Vice President Joe Biden and Republican vice presidential nominee Rep. Paul Ryan clashed over Iran’s nuclear program during their televised debate.
Ryan assailed President Obama’s approach to the issue in Thursday night's vice presidential debate at Centre College in Danville, Ky. The Wisconsin congressman accused administration officials of sending "mixed signals" to Iran about U.S. resolve.
Israel and the United States are in "full agreement" on preventing Iran from getting a nuclear bomb, the White House said after a conversation between President Obama and Israeli Prime Minister Benjamin Netanyahu.
"The two leaders discussed a range of security issues, and the president reaffirmed his and our country’s unshakeable commitment to Israel’s security," a White House statement said. "The two leaders underscored that they are in full agreement on the shared goal of preventing Iran from obtaining a nuclear weapon."
Reaction to Bibi’s UN speech; Jewish leaders who met with Abbas disappointed in his UN speech.
By using a Wile E. Coyote-style stick drawing of a bomb and a red marker in his United Nations speech, Israeli Prime Minister Benjamin Netanyahu for the first time clarified the difference between Israel’s red line and President Barack Obama’s when it comes to stopping Iran’s quest for a nuclear bomb.
It’s the difference between enriching uranium to weapons-grade purity — Netanyahu’s red line — vs. the U.S. position that it will wait to see if Iran develops a trigger mechanism to create such a bomb.
Prime Minister Benjamin Netanyahu told the U.N. General Assembly that the "red line" he is seeking as a warning to Iran to stop its suspected nuclear weapons program would come as early as next spring.
The forecast, while coming in a speech on Thursday that emphasized his concerns that the international community was ignoring Iran's capability at its peril, was nonetheless notable for setting a deadline months after the U.S. presidential election in November.
Shortly after he backed the Republican in a tight Brooklyn/Queens race for Congress a year ago, saying President Obama needed a message on Israel, former Mayor Ed Koch shifted gears and endorsed the president’s election.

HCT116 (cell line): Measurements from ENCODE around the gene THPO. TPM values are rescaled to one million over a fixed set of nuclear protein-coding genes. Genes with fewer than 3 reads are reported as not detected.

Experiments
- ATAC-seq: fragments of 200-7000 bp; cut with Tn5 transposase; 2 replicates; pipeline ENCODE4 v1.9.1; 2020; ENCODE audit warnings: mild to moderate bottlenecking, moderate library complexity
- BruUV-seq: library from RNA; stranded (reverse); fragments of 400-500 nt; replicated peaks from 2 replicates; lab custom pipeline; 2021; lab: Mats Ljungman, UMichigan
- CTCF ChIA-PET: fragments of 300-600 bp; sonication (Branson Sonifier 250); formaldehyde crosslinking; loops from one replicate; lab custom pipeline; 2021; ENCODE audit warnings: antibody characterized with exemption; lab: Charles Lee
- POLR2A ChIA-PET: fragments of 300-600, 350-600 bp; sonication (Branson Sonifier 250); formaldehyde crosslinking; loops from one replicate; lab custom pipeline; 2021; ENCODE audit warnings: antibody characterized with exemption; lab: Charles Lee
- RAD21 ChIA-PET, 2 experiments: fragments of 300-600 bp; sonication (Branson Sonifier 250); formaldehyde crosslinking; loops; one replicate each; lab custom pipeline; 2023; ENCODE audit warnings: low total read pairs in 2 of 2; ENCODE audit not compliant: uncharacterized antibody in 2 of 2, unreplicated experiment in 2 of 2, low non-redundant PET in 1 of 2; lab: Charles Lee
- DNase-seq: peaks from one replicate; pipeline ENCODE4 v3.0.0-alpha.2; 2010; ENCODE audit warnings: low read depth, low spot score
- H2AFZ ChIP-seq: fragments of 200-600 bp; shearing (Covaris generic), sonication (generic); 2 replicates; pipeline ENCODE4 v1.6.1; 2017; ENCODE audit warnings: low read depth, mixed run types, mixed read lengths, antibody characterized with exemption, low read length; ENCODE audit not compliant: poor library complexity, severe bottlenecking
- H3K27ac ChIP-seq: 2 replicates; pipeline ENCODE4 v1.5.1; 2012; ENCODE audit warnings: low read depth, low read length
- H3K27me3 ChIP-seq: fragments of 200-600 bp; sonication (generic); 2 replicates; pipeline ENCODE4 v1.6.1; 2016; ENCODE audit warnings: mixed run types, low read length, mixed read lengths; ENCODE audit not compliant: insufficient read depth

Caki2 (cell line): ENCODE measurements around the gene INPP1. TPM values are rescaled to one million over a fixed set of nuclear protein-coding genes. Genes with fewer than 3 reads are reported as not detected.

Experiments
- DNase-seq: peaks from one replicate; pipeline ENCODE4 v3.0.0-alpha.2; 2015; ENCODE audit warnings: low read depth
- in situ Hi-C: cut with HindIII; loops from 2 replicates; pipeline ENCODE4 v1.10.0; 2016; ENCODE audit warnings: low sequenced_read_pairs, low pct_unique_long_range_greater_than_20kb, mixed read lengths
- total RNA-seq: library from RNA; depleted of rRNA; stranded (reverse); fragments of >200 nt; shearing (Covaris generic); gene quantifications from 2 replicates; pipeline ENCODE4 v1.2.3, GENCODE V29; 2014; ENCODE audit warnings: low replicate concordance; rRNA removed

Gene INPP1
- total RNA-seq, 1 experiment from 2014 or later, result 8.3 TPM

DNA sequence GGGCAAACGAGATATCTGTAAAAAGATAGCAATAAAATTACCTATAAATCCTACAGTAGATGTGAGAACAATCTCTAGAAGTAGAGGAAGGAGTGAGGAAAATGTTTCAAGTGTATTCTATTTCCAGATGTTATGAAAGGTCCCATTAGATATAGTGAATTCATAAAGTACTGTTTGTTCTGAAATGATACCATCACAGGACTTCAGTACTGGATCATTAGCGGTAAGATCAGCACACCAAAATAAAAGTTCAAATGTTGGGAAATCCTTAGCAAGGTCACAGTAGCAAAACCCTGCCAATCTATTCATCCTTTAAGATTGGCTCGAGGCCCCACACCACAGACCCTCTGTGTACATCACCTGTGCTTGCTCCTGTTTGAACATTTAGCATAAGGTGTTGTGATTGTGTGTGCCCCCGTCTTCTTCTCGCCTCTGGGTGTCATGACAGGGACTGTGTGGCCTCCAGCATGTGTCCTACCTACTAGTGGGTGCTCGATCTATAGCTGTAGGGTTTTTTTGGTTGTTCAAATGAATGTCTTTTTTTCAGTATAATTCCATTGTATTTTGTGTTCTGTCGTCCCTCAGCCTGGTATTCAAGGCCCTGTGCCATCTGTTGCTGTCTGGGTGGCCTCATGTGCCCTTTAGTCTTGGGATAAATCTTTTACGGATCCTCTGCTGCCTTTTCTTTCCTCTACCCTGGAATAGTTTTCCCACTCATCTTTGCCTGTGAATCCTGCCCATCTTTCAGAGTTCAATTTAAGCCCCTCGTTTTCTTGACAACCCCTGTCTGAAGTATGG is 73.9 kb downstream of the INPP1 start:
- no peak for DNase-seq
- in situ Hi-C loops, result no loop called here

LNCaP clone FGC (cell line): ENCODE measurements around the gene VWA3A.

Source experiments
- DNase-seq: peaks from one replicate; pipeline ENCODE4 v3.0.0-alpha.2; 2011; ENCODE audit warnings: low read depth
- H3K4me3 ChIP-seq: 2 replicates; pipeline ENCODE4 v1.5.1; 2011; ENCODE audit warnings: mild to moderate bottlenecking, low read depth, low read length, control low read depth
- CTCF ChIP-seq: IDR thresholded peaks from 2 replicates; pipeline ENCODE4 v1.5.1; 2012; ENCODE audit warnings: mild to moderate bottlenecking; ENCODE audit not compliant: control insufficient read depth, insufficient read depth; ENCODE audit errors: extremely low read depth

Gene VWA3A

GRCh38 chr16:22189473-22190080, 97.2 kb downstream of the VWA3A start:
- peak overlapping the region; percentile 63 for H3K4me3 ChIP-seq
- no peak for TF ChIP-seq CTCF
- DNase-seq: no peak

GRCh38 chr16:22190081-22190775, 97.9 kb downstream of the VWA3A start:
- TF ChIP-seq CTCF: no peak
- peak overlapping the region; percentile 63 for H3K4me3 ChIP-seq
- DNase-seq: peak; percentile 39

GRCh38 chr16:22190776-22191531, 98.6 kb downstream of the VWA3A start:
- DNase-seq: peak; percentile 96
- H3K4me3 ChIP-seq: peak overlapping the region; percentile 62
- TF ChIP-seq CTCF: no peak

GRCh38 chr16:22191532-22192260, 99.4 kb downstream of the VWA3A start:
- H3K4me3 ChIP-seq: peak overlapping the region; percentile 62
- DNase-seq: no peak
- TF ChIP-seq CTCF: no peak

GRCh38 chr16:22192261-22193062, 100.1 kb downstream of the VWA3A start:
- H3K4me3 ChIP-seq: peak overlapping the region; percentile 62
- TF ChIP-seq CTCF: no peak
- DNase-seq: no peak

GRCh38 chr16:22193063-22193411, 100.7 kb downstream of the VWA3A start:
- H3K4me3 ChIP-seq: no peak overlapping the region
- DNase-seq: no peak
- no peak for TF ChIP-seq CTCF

The U.S. Senate overwhelmingly endorsed language that sets a red line for Iran "nuclear capability."
The non-binding resolution, introduced in February by Sens. Bob Casey (D-Pa.), Lindsey Graham (R-S.C.) and Joseph Lieberman (I-Conn.) says that "it is a vital national interest of the United States to prevent the Government of Iran from acquiring a nuclear weapons capability."
The resolution passed late on Sept 21 by a vote of 90-1, with only Sen. Rand Paul (R-Ky.) voting against.
Having made a private vow to myself to steer clear of politics during this High Holiday season, I write this article with considerable ambivalence. The deepest truth is that it is not about the American presidential campaign per se, nor is it intended to indicate a preference for one candidate over another, though I won’t pretend not to have one. The real issue that I want to address has to do with Israeli Prime Minister Benjamin Netanyahu, and his obvious decision to insert himself- and Israel- into the American presidential campaign.
A group of former U.S. security officials said an Israeli or U.S. attack on Iran’s nuclear facilities may delay Iran’s nuclear program by two to four years.
A U.S. air strike involving Northrop Grumman Corp. (NOC) stealth B-2 bombers dropping 30,000-pound precision-guided penetrating bombs “carried out to near perfection” could delay Iran’s program by up to four years, according to the report.